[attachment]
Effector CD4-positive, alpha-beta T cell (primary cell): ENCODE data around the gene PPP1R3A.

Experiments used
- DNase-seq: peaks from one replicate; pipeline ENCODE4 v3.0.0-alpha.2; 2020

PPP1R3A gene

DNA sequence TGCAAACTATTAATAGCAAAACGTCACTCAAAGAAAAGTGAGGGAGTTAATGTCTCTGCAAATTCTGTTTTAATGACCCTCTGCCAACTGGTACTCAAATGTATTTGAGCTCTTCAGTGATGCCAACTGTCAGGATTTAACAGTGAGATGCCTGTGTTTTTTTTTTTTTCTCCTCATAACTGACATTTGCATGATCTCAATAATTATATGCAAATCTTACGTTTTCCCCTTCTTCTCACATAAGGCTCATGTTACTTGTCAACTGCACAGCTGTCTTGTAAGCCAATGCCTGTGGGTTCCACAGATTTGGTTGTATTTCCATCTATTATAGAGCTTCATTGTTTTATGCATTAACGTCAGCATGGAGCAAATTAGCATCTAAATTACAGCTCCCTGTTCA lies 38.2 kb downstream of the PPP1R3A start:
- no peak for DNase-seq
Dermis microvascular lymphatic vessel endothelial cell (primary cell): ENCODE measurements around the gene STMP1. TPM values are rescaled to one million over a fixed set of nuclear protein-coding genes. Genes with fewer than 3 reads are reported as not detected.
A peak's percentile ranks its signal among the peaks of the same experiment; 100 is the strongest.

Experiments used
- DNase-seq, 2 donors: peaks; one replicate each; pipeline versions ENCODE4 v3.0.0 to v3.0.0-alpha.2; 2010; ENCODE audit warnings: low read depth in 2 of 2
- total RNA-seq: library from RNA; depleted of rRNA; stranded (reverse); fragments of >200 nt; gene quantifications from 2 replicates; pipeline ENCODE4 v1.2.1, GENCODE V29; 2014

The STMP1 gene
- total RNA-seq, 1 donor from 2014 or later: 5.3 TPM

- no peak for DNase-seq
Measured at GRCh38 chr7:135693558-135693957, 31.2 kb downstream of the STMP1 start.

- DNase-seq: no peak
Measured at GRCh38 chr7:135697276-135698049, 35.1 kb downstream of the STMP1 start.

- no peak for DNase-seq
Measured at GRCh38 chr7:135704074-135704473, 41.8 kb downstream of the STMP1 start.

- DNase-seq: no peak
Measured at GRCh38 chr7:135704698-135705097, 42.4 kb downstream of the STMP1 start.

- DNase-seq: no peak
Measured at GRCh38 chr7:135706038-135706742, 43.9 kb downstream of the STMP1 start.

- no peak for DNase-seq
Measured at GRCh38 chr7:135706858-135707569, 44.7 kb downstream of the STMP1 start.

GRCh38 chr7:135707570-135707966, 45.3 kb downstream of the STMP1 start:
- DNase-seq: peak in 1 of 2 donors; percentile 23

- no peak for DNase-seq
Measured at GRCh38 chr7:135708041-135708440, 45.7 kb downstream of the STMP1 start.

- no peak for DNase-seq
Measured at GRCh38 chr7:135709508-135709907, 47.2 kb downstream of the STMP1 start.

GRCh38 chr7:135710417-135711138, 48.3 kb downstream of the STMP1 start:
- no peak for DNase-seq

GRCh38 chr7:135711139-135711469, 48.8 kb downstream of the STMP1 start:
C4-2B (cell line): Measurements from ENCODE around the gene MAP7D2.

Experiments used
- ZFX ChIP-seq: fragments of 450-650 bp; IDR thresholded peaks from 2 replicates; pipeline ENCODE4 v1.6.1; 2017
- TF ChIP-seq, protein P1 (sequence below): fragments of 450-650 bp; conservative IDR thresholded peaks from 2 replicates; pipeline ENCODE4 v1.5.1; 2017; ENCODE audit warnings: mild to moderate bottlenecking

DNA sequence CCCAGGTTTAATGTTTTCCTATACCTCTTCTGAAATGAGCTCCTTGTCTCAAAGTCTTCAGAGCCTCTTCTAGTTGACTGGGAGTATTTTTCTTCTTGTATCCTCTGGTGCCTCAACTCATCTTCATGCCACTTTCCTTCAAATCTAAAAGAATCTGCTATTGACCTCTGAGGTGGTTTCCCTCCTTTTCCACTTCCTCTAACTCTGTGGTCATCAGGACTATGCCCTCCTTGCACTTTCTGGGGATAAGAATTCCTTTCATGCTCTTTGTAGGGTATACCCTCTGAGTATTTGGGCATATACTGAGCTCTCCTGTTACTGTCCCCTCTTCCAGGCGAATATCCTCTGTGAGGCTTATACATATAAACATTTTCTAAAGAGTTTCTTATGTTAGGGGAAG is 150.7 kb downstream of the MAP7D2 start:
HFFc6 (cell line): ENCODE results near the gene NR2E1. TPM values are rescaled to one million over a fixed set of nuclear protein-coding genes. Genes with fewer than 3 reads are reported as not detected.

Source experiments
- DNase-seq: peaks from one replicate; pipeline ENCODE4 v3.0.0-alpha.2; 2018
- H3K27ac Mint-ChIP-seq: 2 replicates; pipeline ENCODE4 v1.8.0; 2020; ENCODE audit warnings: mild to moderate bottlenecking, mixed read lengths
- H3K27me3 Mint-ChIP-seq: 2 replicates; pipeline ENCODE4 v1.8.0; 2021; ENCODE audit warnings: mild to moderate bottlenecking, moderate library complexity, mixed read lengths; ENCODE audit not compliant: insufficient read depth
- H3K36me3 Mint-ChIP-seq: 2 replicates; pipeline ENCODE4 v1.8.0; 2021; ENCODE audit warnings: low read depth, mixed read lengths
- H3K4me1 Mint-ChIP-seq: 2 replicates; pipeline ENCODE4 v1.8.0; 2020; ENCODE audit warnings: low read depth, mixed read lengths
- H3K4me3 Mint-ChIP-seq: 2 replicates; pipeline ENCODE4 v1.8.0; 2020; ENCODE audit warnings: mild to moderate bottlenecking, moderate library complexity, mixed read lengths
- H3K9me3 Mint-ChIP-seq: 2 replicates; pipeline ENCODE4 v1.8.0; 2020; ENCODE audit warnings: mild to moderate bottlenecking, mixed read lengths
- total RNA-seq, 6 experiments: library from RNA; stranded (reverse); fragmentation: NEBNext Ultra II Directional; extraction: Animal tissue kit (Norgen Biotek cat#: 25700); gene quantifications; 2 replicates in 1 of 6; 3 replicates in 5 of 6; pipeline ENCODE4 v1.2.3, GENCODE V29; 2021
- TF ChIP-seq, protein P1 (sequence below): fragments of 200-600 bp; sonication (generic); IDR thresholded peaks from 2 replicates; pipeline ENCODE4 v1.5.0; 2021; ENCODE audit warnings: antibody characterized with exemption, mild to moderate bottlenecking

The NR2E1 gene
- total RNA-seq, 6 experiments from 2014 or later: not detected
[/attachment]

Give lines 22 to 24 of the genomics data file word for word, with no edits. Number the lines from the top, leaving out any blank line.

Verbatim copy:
- DNase-seq: no peak
Measured at GRCh38 chr7:135706038-135706742, 43.9 kb downstream of the STMP1 start.

- no peak for DNase-seq